Specs

  • Made from Sheesham Wood
  • Dark Wood Color
  • Wax Polish
  • Nickel Plated Bolts and Nuts
  • One Padded Bag
  • One Tuning Spanner
Dhol Dimensions:

  • Length: 16 Inches
  • Bass skin size: 9 Inches approx.
  • Treble skin size: 7 Inches approx.
  • Weight: 5kg approx

We loved this dholak, not only because you get a full size, well-constructed, sheesham dholak and a padded bag for under $180, but also because it looks and sounds the part. You wouldn’t look out of place playing a wedding

Maharaja Musicals Dholak/Dholki Drum (PDI-AJE)

pdi-aje
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This dholak is the most authentic looking dholak you will get on a budget.. At a little over $150, this dholak looks like a classically styled Indian drum made for weddings and ceremonies. Fully rope-tuned and an incredible natural wood that is finished immaculately, you would look at home at an Indian wedding. It is made from mango wood (amb) and unfortunately you can tell the slight difference in sound between this one and the one in our number 3 spot as it loses some of that depth and warmness, especially on the deeper side. The higher side is a bit too high pitched and not as controlled. That being said, the bass is deep and full-bodied and the treble is still crisp and pingy. This is a great dholak if you want the natural traditional look however if opting for sound over style then we would recommend the one above.

Specs

  • Made from Dried Mango Wood
  • Rope Tuned
  • Includes padded bag
Dhol Dimensions:

  • Length: 16 to 17 Inches
  • Bass skin size: 9 Inches approx.
  • Treble skin size: 7 Inches approx.
  • Weight: 4 to 6 KG approx

Maharaja Musicals Dholki/Dholak (PDI-FJ) (Best for a beginner!)

pdi-fj
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Our last dholak is on this list because of how incredibly affordable it is. Maharaja Musicals have produced in this a full-size, high quality dholak at a little over $100, which is unfathomably cheap. It is made from amb (dried mango) wood with a stylish black finish and it is tuned with bolts not ropes so it strays away from the traditional dholak however as a beginner this shouldn’t be a problem if you are looking to learn and practice. In fact, it is easier to tune with bolts so this is a big plus. As it is still full size you don’t lose that depth of sound and it still projects excellently. Overall it sounds great and is the perfect dholak for a starter who doesn’t intend to use it ‘professionally’. For a rookie on a budget and looking just for something to practice on, this is the best choice for you and at just over $100 you can buy it without losing too much sleep!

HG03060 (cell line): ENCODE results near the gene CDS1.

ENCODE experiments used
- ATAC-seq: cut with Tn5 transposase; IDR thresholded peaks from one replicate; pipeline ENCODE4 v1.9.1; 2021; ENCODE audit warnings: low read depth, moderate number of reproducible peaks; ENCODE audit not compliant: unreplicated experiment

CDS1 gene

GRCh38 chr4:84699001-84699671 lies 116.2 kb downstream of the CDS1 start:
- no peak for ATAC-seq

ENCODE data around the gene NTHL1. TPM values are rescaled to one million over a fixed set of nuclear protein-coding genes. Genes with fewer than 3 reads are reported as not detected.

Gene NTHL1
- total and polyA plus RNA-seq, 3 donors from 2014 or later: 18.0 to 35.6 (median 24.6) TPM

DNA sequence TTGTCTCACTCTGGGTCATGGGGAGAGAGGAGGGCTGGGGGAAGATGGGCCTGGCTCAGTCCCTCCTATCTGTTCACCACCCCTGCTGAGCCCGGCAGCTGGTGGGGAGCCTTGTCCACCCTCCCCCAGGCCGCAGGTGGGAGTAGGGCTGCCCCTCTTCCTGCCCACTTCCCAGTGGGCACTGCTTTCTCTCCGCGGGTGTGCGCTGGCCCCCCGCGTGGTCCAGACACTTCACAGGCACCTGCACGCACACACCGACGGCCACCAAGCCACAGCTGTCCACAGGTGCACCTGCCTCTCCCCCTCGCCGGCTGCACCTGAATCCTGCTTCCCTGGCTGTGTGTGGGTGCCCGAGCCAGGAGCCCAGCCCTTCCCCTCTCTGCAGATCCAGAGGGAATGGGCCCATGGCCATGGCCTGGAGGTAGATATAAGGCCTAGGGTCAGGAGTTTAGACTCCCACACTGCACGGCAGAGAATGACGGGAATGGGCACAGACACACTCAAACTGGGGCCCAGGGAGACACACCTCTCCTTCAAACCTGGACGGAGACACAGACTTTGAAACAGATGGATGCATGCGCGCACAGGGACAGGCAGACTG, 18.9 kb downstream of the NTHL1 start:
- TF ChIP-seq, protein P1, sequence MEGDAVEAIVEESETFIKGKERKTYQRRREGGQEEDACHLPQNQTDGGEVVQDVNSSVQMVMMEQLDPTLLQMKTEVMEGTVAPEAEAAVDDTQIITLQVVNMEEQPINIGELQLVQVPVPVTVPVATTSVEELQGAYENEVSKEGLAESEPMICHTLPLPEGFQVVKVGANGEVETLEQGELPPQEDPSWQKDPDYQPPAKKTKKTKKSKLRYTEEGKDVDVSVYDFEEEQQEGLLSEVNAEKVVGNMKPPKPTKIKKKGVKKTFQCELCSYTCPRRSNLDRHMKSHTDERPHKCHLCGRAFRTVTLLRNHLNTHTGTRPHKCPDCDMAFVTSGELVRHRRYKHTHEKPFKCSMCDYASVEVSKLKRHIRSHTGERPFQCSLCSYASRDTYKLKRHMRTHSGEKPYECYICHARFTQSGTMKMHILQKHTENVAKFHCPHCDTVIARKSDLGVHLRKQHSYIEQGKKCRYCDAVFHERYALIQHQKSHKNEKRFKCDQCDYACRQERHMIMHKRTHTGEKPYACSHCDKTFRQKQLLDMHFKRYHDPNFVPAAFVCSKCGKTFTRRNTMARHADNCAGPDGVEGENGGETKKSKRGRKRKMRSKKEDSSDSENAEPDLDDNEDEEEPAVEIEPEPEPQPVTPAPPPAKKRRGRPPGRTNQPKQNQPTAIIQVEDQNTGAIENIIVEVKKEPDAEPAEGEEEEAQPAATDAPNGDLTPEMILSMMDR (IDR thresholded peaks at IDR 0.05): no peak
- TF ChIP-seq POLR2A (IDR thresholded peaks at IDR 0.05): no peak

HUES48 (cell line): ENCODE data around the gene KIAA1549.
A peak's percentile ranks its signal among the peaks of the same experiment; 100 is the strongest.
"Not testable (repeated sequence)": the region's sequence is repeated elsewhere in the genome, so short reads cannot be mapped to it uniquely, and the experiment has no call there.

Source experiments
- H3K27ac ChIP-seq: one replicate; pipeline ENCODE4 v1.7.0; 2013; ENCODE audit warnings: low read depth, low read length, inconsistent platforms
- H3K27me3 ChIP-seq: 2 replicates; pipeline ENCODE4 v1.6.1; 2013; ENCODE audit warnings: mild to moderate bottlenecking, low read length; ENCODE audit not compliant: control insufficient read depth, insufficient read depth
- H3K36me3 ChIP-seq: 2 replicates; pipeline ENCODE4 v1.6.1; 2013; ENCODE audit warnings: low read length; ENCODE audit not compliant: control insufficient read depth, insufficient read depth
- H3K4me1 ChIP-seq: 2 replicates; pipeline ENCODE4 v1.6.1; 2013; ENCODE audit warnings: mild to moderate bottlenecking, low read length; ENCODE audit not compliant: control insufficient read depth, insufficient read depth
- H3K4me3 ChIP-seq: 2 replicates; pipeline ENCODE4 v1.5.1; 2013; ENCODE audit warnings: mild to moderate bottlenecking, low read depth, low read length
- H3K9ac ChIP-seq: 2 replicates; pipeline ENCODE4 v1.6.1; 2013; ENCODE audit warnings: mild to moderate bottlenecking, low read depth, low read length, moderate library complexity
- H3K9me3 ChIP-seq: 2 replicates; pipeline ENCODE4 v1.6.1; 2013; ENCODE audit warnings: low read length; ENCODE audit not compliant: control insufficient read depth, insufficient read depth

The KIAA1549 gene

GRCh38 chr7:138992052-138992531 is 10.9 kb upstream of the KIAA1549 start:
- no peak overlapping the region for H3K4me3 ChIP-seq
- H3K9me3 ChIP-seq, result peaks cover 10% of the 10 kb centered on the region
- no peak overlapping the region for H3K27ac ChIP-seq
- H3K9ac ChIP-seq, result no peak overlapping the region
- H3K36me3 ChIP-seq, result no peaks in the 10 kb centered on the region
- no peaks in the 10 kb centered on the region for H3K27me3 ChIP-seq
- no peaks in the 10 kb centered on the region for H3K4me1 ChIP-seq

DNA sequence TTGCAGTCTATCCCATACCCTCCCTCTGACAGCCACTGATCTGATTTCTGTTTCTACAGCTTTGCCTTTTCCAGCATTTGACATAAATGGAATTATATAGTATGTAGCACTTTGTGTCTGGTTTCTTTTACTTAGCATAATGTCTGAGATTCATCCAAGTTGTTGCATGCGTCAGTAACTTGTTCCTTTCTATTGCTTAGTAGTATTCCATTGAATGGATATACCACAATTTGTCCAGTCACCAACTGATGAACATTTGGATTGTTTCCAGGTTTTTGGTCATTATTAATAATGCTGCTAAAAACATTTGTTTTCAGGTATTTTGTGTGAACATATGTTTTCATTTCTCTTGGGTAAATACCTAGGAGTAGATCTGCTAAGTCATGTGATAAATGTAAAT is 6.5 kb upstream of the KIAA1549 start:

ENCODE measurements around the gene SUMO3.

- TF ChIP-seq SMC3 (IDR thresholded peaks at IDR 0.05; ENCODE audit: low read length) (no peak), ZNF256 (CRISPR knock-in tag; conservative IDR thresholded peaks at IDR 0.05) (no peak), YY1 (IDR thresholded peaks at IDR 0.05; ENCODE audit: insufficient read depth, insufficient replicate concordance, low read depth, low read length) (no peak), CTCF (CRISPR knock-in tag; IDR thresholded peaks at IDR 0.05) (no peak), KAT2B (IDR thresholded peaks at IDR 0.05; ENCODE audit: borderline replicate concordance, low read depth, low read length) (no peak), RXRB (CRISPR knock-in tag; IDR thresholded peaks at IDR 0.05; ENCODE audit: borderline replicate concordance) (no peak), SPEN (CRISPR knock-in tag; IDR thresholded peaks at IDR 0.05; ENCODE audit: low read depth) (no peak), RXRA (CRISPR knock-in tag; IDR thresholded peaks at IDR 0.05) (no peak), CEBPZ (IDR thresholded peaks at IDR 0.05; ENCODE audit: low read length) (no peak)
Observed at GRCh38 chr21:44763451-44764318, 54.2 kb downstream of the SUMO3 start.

Specs

  • Made from Dried Mango Wood
  • Bolt Tuned
  • Nickel Plated Bolts and Nuts
  • Includes Padded Bag and Tuning Spanner
Dhol Dimensions:

  • Length: 16 to 17 Inches
  • Bass skin size: 9 Inches approx.
  • Treble skin size: 7 Inches approx.
  • Weight: 4 to 5 KG approx

Dhol Yourself Up

So hopefully now you have decided to play the dhol and if so you should have enough information from our reviews to find one that suits you. It’s not an easy instrument to play but once you master it is truly incredible, plus you will be invited to every Punjab wedding within a 10-mile radius.

 

You may have thought we were done with the videos but we will leave you with one more which is from Denmark’s Got Talent. Enjoy!